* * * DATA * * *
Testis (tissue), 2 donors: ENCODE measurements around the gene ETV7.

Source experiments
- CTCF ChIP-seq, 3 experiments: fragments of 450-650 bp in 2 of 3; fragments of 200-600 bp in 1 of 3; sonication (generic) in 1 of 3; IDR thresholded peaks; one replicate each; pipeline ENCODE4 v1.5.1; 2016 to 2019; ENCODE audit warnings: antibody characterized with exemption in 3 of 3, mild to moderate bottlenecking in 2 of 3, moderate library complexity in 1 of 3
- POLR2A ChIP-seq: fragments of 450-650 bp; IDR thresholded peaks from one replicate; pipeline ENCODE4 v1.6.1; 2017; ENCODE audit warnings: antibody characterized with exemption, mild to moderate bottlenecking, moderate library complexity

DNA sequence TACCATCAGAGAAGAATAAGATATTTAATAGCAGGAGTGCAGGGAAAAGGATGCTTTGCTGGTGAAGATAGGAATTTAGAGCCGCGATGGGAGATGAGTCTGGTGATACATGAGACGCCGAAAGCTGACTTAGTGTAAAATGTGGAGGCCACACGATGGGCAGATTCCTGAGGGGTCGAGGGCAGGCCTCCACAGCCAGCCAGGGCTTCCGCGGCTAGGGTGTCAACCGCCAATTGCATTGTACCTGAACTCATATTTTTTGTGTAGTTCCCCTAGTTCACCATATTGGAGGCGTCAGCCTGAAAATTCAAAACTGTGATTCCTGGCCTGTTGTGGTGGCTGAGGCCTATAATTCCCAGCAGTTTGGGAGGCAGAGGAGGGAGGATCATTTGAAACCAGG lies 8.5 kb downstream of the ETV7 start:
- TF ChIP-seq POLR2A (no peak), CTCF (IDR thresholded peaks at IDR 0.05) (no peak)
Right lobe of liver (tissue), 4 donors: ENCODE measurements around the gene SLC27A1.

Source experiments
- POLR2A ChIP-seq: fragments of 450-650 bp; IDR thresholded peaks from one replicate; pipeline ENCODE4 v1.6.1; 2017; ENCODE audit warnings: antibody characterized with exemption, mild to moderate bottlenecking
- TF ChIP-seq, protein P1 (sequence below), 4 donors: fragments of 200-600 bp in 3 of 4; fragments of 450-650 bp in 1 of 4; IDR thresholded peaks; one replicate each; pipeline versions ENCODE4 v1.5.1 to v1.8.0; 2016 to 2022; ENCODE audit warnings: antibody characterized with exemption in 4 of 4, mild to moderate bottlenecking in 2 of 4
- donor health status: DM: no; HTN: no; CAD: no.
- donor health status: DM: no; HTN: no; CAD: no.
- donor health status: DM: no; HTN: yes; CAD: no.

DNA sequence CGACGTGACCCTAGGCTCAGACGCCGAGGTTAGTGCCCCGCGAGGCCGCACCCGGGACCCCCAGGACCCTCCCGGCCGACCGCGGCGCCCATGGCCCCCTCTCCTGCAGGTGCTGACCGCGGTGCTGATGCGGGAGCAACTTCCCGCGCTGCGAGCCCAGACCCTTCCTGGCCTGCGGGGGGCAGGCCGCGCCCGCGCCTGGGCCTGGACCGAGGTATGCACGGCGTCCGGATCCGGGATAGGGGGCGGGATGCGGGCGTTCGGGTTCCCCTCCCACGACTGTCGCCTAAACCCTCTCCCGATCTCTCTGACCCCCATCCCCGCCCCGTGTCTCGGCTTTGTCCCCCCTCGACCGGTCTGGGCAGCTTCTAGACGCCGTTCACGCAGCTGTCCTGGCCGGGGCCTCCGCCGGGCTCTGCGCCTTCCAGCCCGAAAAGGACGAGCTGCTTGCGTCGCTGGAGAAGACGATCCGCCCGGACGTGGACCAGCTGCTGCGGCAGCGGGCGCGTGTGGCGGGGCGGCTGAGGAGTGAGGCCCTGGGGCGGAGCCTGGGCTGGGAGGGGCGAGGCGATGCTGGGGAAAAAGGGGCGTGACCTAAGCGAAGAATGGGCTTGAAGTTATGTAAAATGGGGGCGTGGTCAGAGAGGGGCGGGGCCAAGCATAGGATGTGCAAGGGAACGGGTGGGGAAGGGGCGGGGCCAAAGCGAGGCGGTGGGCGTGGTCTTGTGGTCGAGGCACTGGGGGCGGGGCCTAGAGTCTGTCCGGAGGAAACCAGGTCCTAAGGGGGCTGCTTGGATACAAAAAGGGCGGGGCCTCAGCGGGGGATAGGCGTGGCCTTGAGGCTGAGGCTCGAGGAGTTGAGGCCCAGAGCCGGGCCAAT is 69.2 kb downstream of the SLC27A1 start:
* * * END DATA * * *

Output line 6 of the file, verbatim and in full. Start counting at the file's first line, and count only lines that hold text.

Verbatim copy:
- TF ChIP-seq POLR2A (no peak), CTCF (IDR thresholded peaks at IDR 0.05) (no peak)